Restoration Underway for Historic Paintings from Watertown’s City Hall

1930 geographical painting on treatment table at studio, in bottom section of its foam-core box. (Courtesy of the Historical Society of Watertown)

A group from Watertown recently visited the studio of the art restoration specialist hired to refurbish historic paintings that normally hang in the main entryway in Watertown’s City Hall. Joyce Kelly of the Historical Society of Watertown provided the following account:

The geographical paintings that usually flank the foyer at the main entrance to City Hall are currently in the studio of conservator Louise Orsini being refurbished. In 2022, the Historical Society of Watertown received a grant from the Community Preservation Committee (CPC) for the conservation of the two geographical paintings in the foyer of City Hall. The 5.5 x 7.5 foot paintings were installed when the building opened in 1932.

Funds for Walker Pond Planning Study Recommended by Community Preservation Committee

Photo by Leo MartinWalker Pond, on the Westside of Watertown, is one of the town’s hidden wetlands and a the Community Preservation Committee recommended funds be spent to do a study for improving the property. The following announcement was provided by the Watertown Community Preservation Committee:

The Watertown Community Preservation Committee voted at its Feb. 15 meeting to recommend to the City Council that it fund Walker Pond planning studies and a public engagement process to develop a master plan for use of the site. The 7 acre Walker Pond site was purchased by the city in December 2022. The City’s Department of Community Development and Planning (DCDP) requested use of Community Preservation Act (CPA) monies for this first phase of creating a new park.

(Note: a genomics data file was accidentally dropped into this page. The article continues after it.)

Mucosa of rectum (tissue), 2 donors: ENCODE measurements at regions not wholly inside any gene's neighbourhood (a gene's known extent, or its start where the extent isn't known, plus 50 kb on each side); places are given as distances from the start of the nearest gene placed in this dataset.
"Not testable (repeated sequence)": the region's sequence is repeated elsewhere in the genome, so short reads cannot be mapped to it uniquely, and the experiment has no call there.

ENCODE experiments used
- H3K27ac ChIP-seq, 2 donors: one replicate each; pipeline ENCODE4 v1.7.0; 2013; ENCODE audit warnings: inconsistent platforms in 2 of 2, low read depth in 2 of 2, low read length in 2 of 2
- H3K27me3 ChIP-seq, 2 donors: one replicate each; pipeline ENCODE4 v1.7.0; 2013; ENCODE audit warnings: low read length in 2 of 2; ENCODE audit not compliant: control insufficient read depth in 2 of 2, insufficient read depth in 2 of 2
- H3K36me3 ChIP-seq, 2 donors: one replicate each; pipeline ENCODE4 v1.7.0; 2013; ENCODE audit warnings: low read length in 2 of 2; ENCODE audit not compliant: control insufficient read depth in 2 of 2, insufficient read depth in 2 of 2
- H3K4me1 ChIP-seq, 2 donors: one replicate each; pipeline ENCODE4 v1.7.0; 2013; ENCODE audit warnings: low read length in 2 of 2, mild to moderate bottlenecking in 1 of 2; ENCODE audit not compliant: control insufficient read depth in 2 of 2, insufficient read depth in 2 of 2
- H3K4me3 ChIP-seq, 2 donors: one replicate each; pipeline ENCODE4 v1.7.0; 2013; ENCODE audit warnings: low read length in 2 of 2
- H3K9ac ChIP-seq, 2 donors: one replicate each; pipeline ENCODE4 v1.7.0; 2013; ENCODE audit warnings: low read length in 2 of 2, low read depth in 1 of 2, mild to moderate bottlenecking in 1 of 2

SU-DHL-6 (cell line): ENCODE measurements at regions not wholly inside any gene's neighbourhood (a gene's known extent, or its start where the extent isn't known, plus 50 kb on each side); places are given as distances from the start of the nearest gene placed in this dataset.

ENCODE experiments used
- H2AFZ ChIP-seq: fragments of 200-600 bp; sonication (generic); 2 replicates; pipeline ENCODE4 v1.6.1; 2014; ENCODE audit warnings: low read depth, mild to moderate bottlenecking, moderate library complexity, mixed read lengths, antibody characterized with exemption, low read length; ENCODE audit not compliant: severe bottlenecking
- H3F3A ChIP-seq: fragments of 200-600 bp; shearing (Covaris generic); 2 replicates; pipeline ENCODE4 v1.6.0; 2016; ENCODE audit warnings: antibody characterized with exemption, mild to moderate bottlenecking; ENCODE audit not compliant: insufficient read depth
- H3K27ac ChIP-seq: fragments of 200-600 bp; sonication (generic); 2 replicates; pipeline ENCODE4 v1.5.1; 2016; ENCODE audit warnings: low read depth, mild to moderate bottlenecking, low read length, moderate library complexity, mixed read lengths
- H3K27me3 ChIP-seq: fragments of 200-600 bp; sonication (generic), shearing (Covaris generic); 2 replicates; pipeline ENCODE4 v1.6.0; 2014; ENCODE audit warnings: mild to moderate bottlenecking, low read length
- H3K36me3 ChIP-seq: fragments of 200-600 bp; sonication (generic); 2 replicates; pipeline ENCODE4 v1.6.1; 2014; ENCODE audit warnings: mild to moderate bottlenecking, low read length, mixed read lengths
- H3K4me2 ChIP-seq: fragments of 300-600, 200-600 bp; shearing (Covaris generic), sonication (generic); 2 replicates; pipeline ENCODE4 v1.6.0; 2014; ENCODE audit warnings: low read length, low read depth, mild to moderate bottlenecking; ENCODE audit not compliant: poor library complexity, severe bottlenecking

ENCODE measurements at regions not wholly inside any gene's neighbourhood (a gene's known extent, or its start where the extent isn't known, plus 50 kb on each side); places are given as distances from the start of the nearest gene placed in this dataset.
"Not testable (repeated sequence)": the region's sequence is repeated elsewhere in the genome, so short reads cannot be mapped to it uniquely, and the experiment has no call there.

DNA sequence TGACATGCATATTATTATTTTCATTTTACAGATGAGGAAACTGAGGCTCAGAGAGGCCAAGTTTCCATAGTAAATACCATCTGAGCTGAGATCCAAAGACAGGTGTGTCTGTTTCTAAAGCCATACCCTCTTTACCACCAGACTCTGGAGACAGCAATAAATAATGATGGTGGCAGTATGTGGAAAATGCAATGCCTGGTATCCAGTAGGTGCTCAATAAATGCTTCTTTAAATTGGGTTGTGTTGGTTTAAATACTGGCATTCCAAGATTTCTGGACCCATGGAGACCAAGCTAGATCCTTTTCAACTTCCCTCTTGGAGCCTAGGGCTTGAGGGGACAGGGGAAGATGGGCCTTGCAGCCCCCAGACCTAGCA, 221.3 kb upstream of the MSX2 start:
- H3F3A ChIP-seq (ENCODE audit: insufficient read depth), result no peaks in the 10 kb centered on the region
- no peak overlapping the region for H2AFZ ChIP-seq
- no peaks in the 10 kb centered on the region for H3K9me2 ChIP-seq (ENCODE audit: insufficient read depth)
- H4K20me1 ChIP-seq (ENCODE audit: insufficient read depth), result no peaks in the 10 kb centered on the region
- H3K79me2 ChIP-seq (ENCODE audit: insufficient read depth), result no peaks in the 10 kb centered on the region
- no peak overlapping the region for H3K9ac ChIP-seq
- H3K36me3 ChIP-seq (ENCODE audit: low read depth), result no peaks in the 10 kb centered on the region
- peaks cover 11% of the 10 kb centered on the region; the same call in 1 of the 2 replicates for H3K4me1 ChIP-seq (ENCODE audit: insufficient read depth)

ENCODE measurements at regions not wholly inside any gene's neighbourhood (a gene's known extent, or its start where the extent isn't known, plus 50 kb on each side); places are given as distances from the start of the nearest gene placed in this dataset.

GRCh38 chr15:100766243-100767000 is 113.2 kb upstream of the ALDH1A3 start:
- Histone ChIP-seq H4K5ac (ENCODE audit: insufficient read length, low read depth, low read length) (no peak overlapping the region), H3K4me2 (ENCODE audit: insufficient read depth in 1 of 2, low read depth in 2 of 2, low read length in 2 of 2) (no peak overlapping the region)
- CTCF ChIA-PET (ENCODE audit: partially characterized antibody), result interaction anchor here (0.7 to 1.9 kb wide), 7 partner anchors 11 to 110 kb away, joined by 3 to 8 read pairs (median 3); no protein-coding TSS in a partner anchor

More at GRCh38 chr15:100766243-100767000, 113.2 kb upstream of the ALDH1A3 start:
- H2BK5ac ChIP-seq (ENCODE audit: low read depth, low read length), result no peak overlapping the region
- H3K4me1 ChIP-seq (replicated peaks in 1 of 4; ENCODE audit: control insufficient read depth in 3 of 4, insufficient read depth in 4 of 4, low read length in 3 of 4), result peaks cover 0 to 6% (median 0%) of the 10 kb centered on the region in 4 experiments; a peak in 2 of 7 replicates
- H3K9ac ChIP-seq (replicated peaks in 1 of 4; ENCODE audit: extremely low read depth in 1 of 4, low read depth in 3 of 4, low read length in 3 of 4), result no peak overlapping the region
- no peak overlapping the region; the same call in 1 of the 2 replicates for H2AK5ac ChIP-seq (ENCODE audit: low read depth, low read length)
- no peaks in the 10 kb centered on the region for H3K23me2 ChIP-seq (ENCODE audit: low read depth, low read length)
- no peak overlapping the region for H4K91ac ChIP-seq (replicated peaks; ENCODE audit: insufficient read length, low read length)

LETTER: Walker Pond is an Opportunity to Embrace Nature

Photo by Leo MartinWalker’s Pond, on the Westside of Watertown. By Linda ScottWatertown Resident

Thoughts on Walker Pond

“So ring the bells that still can ringForget your perfect offeringThere is a crack in everythingThat’s how the light gets in.”

— Leonard Cohen

I was reminded of this Leonard Cohen song while watching the Community Preservation Committee (CPC) meeting on January 18th. One of the projects being discussed was Walker Pond, a property that Watertown purchased for over $11 million as a sort of “Jewel in the Crown” for Watertown, a rare place where families could sit, experience nature, picnic, fly kites, play informal soccer games, and get to know more about each other and the nature that surrounds them. Lots of my life experiences came to mind…

“Look, Linda, a rabbit. It must have escaped from the Nature Lodge,” said a little girl while we, me a camp counselor and she a child from a very rich NYC family, stood on the porch of our cottage on a dewey early morning at a camp in Connecticut.

Watertown Community Preservation Program’s Current Projects, Reviewing Applications

The following announcement was provided by the Community Preservation Committee:

The Community Preservation Program is approaching its fifth year of operation. Since the Community Preservation Committee (CPC) adopted the Community Preservation Act Five-year Plan 2021-2025, the CPC has conducted two complete funding rounds. This year, the CPC celebrated the completion of the program’s first two projects. Irving Park got revamped using $372,606 in outdoor recreation funds and the Edmund Fowle House saw its deteriorated wooden gutters replaced using $47,177 in historic preservation funds. While Irving Park is city-owned, the Fowle House Museum, listed on the National and State Registers of Historic Places, and built in 1772, is owned and operated by the Historical Society of Watertown.